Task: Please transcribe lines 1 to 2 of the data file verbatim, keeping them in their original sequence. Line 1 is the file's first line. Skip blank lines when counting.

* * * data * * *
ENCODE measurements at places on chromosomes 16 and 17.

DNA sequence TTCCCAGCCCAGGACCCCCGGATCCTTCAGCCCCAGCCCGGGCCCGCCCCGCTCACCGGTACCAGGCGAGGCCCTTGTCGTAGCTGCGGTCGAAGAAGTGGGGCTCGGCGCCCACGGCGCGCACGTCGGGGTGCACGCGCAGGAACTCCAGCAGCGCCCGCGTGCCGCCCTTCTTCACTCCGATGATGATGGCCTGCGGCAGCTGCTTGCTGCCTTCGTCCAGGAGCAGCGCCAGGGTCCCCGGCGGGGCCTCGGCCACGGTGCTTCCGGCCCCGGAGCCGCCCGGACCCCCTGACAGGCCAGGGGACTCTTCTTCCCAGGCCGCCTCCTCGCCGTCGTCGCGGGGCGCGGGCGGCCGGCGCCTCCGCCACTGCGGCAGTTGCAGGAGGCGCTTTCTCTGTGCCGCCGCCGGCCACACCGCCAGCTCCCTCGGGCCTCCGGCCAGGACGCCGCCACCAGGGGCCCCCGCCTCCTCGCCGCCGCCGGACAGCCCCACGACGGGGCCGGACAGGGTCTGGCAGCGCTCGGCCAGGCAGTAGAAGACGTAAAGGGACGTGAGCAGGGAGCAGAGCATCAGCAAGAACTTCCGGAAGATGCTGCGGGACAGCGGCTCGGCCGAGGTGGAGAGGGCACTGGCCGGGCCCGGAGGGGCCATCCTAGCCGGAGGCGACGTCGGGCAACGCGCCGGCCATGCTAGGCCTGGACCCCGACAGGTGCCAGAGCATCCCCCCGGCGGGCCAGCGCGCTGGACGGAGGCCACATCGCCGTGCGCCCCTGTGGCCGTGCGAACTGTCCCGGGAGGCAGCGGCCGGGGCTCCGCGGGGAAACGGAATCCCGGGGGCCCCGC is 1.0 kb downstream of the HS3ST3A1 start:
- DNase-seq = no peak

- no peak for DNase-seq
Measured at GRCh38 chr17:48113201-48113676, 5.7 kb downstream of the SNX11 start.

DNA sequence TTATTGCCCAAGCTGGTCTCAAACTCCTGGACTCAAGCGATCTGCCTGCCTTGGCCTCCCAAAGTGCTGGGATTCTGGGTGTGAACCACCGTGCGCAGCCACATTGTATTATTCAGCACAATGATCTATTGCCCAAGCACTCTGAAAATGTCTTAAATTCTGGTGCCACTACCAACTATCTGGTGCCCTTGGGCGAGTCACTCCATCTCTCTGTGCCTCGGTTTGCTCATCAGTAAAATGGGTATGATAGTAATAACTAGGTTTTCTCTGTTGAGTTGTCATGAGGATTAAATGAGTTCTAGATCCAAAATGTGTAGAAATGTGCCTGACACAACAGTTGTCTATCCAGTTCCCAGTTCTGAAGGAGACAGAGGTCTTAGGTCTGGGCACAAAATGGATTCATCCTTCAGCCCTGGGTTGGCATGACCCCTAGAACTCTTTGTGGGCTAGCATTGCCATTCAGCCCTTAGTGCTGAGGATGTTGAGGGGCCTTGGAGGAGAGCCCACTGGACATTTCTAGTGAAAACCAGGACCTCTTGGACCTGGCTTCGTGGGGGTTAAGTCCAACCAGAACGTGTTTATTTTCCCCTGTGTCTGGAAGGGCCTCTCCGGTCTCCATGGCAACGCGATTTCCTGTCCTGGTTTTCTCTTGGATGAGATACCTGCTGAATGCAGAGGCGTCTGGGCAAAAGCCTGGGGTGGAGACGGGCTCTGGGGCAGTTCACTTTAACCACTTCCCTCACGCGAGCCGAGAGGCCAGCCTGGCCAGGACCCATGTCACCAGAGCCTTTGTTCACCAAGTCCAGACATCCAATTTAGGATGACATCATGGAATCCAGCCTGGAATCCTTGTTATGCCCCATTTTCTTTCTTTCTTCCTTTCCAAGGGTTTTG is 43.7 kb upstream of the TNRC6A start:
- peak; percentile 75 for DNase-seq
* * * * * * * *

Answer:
ENCODE measurements at places on chromosomes 16 and 17.

DNA sequence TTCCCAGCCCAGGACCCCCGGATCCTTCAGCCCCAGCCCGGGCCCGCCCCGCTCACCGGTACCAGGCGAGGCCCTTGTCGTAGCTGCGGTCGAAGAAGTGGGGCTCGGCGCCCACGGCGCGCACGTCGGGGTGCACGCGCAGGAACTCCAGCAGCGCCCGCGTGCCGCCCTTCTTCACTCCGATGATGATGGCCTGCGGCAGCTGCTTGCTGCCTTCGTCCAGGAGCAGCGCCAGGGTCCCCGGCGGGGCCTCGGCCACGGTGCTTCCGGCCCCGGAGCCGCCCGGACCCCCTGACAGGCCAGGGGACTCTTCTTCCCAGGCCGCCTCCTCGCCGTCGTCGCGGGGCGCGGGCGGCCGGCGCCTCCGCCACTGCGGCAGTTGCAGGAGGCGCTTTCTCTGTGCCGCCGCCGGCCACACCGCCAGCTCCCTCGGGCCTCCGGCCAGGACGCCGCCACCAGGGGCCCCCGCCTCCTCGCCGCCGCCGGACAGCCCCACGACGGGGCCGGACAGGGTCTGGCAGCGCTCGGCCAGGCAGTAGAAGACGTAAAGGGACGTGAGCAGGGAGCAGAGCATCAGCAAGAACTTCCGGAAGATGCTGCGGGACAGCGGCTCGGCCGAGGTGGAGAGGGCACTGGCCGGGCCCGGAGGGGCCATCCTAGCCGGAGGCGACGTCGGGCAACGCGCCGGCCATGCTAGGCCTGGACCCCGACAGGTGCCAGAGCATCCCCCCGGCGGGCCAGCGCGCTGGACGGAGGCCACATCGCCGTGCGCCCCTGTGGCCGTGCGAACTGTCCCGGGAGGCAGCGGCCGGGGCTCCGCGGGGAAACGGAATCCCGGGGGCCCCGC is 1.0 kb downstream of the HS3ST3A1 start: